Lessons

 
Last Saturday, we drove to Frances’s ballet lesson, but we also tried to have a bit of a leisurely drive as well.

I’ve written about it before in a lighthearted manner, but I don’t mean to trivialize the fact that it is very difficult to drive with Frances. 

It is hard to admit that the constant chatter is, well, constant: the questions come at us so fast and furiously that I will not drive with her if I’m not also a passenger.

This isn’t to say that there aren’t endearing moments — such as the funny questions that I frequently record — but I would be lying if I said that I always feel patient.

I don’t know why it took me 1.5 hours to think of giving her my telephone. It helped to quieten her for that final half-hour.

At any rate, it was something of a relief as we pulled up to the grand, ancient building in which her lesson is held.

We waited together, Pink Cup Dad, Pink Cup Sister, and I, without talking in the tacit anticipation of one hour of absolute silence.

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My incredulous kid

Frances: You can’t drive a CAR!

Me: Yes, I can.

Frances: You can’t drive a car.

Me: Yes, I can. Please stop saying that 🙂

Frances: You can’t manoeuvre a vehicle… 🙂

(She is eight in this exchange. And I can drive. Really.)

Letter perfect

When she was 18 months, it seemed hard to get Frances’s attention. It always had been, but because of her interest in letters, I ended up noticing more acutely.

She carried around a bag of Bananagrams (letter tiles) all the time. She would shove it into my hands, and I would say, “Oh, you want me to make words for you?”

We would sit on the floor in the living room, and I would empty the bag of letter tiles. Then, I’d arrange letters into small words and read them to her.

By 24 months, she identified all letters and knew if they were upside down or sideways. 

Eventually, though our letter game continued, she needed me less. One day, I said, “Are you making a word?” (In a video of this conversation, I ask her many times.) Finally, she answered, without looking up, “Letters make words.”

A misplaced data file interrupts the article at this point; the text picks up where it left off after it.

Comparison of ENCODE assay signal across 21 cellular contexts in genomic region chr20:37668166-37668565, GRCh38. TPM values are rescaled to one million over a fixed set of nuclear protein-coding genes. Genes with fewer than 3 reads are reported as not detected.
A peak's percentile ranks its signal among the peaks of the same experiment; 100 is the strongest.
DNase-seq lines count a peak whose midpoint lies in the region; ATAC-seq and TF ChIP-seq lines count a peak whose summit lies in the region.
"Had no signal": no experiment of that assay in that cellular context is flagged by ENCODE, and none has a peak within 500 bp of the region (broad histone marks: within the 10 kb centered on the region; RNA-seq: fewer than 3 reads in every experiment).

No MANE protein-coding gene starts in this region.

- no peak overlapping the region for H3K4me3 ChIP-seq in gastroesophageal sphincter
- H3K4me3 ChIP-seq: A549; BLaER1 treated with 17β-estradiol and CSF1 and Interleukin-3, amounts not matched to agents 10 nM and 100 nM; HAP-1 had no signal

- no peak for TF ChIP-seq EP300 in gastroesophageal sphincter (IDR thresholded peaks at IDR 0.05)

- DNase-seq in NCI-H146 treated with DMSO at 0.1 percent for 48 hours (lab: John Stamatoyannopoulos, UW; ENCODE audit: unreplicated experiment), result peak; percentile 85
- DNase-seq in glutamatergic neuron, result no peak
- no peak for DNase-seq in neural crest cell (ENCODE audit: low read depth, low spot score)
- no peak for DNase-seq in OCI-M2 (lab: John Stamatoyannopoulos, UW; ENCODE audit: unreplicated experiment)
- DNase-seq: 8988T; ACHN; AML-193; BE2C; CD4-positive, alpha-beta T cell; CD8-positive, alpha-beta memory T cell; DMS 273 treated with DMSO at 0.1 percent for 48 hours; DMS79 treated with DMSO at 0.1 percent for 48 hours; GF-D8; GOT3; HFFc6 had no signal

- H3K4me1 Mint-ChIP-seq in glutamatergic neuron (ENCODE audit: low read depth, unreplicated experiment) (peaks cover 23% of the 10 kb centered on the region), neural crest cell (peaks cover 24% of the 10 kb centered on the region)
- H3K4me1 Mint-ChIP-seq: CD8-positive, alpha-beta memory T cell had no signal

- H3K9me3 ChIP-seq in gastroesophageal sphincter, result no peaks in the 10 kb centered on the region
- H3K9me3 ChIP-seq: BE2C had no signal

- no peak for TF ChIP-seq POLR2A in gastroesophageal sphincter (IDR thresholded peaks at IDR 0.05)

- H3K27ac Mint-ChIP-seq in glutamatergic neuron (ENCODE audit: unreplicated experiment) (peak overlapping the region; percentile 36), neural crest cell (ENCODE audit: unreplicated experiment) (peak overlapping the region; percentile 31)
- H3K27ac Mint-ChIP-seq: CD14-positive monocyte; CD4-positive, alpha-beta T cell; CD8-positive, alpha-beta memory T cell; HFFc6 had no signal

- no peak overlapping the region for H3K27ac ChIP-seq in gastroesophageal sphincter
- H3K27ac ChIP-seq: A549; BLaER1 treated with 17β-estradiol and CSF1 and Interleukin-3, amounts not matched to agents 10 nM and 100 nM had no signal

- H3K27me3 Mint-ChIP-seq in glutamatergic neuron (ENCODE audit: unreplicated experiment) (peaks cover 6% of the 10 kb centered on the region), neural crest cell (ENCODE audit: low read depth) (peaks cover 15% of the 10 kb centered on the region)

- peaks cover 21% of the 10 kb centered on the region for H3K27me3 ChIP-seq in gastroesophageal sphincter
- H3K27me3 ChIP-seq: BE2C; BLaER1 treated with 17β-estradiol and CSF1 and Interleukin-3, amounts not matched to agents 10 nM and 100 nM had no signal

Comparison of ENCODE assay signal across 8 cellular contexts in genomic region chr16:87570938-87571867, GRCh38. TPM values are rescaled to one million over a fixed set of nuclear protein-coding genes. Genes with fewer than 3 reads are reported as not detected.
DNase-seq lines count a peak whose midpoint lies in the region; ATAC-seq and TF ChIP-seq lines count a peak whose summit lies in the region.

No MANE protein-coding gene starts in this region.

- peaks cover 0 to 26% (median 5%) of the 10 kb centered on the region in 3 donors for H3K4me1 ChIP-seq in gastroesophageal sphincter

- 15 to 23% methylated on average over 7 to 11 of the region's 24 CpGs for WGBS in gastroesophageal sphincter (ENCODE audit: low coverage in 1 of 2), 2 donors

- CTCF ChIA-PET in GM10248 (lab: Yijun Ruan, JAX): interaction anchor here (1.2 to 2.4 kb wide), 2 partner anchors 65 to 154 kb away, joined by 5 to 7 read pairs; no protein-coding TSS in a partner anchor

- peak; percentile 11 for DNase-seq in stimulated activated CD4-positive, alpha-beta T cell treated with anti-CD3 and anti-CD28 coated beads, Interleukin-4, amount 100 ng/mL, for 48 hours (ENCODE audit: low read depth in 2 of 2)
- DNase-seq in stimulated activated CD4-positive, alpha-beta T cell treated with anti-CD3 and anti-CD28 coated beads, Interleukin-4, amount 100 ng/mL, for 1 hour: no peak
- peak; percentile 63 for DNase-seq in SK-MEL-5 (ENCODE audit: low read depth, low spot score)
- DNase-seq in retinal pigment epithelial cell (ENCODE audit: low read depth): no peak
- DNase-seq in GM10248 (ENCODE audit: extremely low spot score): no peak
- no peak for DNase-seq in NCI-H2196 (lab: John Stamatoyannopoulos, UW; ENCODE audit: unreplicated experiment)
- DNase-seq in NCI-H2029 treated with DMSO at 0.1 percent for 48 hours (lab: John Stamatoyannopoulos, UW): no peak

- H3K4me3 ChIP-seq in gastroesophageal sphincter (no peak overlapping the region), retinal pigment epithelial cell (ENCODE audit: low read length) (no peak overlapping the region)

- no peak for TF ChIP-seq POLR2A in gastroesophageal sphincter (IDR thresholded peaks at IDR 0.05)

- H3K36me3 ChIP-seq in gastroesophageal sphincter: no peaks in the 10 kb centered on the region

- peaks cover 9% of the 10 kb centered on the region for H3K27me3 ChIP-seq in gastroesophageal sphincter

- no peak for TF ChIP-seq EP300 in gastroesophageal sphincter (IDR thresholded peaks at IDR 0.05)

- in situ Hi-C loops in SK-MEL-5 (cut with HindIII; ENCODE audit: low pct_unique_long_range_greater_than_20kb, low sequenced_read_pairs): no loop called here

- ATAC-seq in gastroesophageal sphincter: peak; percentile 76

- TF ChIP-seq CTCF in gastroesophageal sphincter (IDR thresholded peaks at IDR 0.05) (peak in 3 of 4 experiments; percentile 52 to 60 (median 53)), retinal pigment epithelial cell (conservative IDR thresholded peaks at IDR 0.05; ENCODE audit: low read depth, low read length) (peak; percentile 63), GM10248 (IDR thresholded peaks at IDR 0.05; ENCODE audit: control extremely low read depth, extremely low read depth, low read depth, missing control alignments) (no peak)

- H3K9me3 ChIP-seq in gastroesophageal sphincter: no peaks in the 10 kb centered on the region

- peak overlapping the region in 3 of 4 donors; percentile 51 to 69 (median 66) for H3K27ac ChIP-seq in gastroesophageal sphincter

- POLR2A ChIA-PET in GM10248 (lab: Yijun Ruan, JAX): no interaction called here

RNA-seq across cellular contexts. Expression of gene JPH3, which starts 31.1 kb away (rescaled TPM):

From that point on, I was a little uneasy about the fact that she seemed deaf so much of the time, yet she COULD hear me as she clearly demonstrated in the video. (We knew that her hearing was fine as she had been tested.) It was very confusing.

When she was 27 months, while at the ophthalmologist, I explained that the picture set was unnecessary: she could handle the letters for her exam. She was able to name all the letters that she could see, and the technician was shocked. 

I explained that she wasn’t reading: Frances just knew the letters. What was even more unusual was that she had an incredible attention span with letters and could sit for an hour with her tiles (and then books).

By the age of three, though letters were still a big deal for her, Frances’s intense interest included numbers. 

The new addition…

Since the Pink Cup family had good first days of school last week, and got settled into school quickly, Pink Cup Mum decided that it was the right time to treat herself to a new guitar. 🙂

Once Frances’s appointment schedule is set, I’ll resume my guitar studies. I had stopped when my first child came along, but there’s more time now.

What’s great is that Frances enjoys playing her ukulele alongside me as I play the guitar. (She has been learning how to play the ukulele at school.)

Anyway, Pink Cup Dad doesn’t mind the sounds of flutes, pianos, and guitars being played so much of the time.

Lights

Since about 9 months of age, Frances has been fascinated by light-emitting objects: book lights, flashlights, house lights — during the day and during the night. 

Once she is distracted by a light-emitting object, it is very hard to redirect her attention. Unless it’s at bedtime, we generally don’t mind, though we discourage turning house lights on and off repeatedly. 

(In the following panel, she is eight years old.)

 

Gears

On our vacation last week, not only was I reminded of how much Frances likes gears, but I remembered how much I love them, too.

At the science centre that we visited, I think that I was the only adult who was very focused on making a large chain on the gear wall.